By Eric Phelps, Community Cats Manager
Community cats are often the largest population of animals dying in the shelter system. But working with compassionate caregivers, our Community Cats Program is able to spay/neuter unsocial cats, vaccinate them, and return them to their outside homes where they can live out their lives healthy and happy. Sick or injured kitties can be rehabilitated, and friendly cats and kittens placed in foster care and eventually into loving homes with families.
We recently learned from The Humane Alliance Spay/Neuter Clinic (which is now a program of the ASPCA) that they have cancelled funding for community cat spay/neuter in Buncombe County for any group doing large volume TNR (that is us!) This is a BIG deal.
Last year, we spayed/neutered and vaccinated more than 300 community cats, trapped and found homes for hundreds of friendly cats and kittens, and cared for dozens of injured or sick feral cats. Since we began our Community Cat Program, the cat euthanasia has rate dropped DRAMATICALLY at our county shelter.
With the loss of this funding, all of these services are at risk.
We simply can’t leave unaltered cats out in the field to reproduce or go without the care they need. Our Community Cat program MUST continue its lifesaving work for cats in the areas we serve, and we CAN’T lose the progress we have made together in building a true No-Kill community.
When we launched a campaign last week to raise the funds necessary to continue this program, we received a few emails from folks who don’t believe in the importance of this program. Some of them even believed that all outdoor cats should be euthanized.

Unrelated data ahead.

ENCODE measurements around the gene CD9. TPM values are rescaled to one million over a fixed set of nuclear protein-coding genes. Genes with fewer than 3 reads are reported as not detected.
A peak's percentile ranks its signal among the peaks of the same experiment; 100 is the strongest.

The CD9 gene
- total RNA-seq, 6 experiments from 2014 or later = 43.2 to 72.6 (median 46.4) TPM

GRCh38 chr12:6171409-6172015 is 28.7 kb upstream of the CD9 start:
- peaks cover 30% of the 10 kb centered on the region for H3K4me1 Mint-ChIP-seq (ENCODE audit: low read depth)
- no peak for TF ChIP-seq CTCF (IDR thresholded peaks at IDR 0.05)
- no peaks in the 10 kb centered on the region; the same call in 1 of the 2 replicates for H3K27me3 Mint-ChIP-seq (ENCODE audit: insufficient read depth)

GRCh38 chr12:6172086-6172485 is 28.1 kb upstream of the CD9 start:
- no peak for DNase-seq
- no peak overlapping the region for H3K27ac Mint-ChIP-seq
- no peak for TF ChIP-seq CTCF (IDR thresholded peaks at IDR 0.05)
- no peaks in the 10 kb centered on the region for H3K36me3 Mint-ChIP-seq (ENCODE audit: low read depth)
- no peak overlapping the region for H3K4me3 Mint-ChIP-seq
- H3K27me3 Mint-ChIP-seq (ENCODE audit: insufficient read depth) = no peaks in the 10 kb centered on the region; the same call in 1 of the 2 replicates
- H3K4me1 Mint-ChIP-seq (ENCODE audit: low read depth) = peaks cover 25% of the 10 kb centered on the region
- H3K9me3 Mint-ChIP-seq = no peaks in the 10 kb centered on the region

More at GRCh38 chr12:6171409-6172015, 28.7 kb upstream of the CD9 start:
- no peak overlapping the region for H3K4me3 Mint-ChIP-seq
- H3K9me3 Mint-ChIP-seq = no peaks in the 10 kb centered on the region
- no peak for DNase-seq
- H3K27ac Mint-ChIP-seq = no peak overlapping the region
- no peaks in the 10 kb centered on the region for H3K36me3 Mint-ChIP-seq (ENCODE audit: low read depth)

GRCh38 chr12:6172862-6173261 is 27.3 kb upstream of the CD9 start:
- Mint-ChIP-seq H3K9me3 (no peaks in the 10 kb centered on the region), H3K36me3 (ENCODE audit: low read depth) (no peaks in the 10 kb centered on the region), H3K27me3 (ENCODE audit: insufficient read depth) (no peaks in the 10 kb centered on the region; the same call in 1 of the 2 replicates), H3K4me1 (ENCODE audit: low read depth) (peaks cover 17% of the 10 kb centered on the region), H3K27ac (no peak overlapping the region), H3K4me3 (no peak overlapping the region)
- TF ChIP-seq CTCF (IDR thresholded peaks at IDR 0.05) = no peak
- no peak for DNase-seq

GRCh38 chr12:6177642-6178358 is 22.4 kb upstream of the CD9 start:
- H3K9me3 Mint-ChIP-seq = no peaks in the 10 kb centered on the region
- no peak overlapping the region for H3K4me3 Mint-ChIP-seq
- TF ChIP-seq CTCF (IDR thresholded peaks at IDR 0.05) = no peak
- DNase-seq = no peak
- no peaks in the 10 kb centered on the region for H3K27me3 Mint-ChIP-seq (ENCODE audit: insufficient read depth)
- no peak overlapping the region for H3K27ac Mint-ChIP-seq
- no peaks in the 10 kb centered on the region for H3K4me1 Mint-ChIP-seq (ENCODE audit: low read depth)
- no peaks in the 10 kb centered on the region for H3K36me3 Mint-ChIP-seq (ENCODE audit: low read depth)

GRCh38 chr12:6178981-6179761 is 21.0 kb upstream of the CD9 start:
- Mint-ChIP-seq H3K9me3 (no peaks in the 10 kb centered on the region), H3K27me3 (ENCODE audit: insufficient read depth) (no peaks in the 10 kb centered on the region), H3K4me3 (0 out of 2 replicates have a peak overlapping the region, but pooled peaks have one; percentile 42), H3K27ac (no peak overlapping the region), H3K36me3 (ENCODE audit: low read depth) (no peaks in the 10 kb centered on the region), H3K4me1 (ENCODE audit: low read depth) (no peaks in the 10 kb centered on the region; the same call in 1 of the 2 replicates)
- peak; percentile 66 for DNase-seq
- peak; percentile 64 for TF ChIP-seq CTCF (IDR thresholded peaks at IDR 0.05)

We want to see fewer free-roaming cats as much as anyone, and Brother Wolf’s Community Cats Program works hard on a daily basis to cut down on those numbers, humanely and with purpose, through trap-neuter-return (TNR).
Prior to the widespread implementation of TNR programs to manage community cat populations, animal control agencies around the country spent 50+ years addressing the cat overpopulation crisis by half-heartedly trapping community cats and killing them in shelters. The practice needlessly wasted millions of dollars, cost millions of cats their lives, and got nowhere in actually cutting down the numbers of free-roaming cats. Quite the opposite actually.
All that time and money only led to steadily increasing numbers of community cats. Why? Because these programs weren’t closely managed or given a sincere effort to cut down on large numbers of cats. Instead, they were merely a band-aid on a problem that animal control agencies across the country were ill-equipped to deal with. For community cat programs to be successful, it’s takes a community of dedicated individuals working hard to identify problem areas, and diligently and methodically practicing TNR.
We understand that TNR programs are not without controversy. However, the hype surrounding them is often overblown. Human causes — including pollution, habitat destruction, pesticides, and bird collisions with buildings — kill far more birds that free-roaming community cats ever could. Community cats aren’t the problem, but are frequently scapegoated and demonized.
We both want the same thing — fewer community cats — and Brother Wolf is working hard on making that a reality by breaking away from the wasteful old model of needlessly killing cats in favor of a more purposeful and community-driven effort through TNR.